Reward Teachers Obama will promote new and innovative ways to increase teacher pay that are developed with teachers, not imposed on them. Districts will be able to design programs that reward accomplished educators who serve as a mentor to new teachers with a salary increase. Districts can reward teachers who work in underserved places like rural areas and inner cities. If teachers consistently excel in the classroom, that work can be valued and rewarded as well.

Rewarding teachers is one of the more controversial points of Obama’s Pre-K-12 plan, particularly the issue of merit pay, which Obama proposed during the campaign. The National Education Association (NEA) has long been opposed to merit pay, financial reward for teachers based on merit, which can include a number of criteria, including improved test scores. Many educators and policymakers have expressed concern that if teachers are rewarded for better test scores, they will be forced to teach to the test—similar to the debate over No Child Left Behind.

The NEA chose to endorse Obama despite their opposition to merit pay; however, Obama made it clear that he would continue to support merit pay for teachers.

In a speech to the NEA last July, Obama said, “Now I know this wasn’t necessarily the most popular part of my speech last year, but I said it then and I’m saying it again now because it’s what I believe and I will always be an honest partner to you in the White House.”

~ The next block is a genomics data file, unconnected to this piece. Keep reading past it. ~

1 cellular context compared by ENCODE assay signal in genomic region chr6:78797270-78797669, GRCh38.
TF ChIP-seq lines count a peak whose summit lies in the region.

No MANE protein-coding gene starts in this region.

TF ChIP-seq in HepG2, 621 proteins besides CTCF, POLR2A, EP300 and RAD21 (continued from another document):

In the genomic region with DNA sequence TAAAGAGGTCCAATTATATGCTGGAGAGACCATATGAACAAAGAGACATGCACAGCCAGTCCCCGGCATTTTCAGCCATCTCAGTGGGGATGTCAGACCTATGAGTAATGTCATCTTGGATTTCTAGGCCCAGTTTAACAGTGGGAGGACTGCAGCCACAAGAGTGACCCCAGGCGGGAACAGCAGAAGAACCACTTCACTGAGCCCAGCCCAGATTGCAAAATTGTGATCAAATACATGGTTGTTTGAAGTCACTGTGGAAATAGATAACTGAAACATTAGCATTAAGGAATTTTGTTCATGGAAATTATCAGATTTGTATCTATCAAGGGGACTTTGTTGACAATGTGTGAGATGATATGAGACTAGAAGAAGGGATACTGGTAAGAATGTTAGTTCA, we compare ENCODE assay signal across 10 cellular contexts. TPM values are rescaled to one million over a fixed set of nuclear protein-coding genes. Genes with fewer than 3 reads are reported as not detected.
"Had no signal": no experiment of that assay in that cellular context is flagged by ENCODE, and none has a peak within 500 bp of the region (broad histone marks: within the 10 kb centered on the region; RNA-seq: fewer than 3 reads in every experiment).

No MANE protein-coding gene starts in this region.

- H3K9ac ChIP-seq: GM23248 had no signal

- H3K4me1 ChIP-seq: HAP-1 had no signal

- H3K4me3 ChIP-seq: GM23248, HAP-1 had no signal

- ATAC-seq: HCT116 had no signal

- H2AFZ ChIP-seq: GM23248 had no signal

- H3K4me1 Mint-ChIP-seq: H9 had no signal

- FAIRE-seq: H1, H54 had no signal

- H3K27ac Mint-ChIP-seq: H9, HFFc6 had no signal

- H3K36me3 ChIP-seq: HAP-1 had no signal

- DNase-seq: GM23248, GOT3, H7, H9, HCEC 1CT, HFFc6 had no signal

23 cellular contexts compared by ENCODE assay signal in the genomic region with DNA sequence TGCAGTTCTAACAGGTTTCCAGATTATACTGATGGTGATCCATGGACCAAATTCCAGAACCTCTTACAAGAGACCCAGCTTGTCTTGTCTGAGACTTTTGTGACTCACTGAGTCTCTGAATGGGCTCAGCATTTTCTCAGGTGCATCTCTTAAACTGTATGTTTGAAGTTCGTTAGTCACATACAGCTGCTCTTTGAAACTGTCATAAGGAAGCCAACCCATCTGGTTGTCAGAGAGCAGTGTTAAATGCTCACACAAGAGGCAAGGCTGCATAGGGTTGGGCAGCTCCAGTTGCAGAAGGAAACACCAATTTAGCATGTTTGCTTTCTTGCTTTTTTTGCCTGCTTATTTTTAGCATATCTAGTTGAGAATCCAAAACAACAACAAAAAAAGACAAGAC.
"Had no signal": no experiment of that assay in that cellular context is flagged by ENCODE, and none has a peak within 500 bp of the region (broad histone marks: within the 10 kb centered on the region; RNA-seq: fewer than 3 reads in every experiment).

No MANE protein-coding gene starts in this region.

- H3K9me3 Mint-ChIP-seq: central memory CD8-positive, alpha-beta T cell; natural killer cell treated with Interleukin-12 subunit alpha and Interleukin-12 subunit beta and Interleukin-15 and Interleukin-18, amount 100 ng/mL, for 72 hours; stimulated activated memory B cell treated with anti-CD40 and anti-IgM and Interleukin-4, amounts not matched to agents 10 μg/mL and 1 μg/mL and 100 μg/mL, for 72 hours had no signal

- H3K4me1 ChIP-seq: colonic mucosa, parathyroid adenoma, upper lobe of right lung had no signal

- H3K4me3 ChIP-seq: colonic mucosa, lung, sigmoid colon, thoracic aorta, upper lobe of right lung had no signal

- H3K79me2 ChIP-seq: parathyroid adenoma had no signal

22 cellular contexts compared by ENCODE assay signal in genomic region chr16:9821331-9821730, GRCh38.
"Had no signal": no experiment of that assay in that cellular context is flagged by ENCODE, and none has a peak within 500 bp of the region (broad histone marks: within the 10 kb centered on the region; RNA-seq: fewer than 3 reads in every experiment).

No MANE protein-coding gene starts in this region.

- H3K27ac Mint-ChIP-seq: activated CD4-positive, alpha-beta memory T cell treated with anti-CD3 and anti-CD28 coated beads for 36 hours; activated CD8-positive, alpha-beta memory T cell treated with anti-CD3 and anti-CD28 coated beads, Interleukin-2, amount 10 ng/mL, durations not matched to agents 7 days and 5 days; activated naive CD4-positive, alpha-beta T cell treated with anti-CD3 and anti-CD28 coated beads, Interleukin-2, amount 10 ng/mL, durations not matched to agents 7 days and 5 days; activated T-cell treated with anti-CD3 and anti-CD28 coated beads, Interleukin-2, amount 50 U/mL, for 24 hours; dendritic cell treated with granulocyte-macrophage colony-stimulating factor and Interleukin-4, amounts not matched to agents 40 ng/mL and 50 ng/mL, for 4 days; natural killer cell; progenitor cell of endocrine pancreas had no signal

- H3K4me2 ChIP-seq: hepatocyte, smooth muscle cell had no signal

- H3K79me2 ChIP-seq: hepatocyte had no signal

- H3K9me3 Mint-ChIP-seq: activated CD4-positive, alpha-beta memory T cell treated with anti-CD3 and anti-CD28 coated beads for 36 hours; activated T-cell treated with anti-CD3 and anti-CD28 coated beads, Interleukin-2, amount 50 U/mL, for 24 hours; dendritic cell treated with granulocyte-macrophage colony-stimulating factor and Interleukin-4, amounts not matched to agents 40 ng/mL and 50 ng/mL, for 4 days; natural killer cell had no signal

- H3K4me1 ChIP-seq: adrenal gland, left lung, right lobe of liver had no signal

“I have mixed feelings about merit pay,” says Cindy Reed, EdD, Professor of Educational Foundations, Leadership & Technology at Auburn University. “I think merit pay can be an incentive to encourage taking on additional responsibilities to furthering one’s professional growth, but I think there’s a danger in terms of what criteria are used to determine who gets merit pay and for what reasons.” Reed says there needs to be an open series of conversation about what would constitute meritorious teaching and how one would assess that.

Reed, who serves as Director of the Truman Pierce Institute, a research and outreach unit in Auburn University’s College of Education, believes rewarding teachers needs to go beyond financial rewards. “We need to find ways to make sure teachers are receiving intrinsic and extrinsic recognition,” Reed says. Reed emphasizes the need to recognize teacher leaders within the school system and for authentic opportunities for teachers to become involved in the decision making about what happens in the schools and communities. At the same time, Reed says, “In order to make more money, a teacher shouldn’t have to leave the school and become an administrator.”

Parents and educators across the country are looking to Obama to make some important changes to the public education system. “I think there is a real opportunity here for the Obama administration to provide some sense of direction at the national level about the role and purpose of public school in the United States,” Dempsey says. “We need an articulate leader who can say, ‘This is where we’re going and this is how we’re going to get there.’ It’s a matter or being able to articulate what that picture looks.”

What are Obama's other plans for education? Check out Obama on College Funding, Obama on Early Childhood Education, Obama on NCLB, Obama on School Choice, and Obama on Math, Science, and Tech Education.

January 12, 2009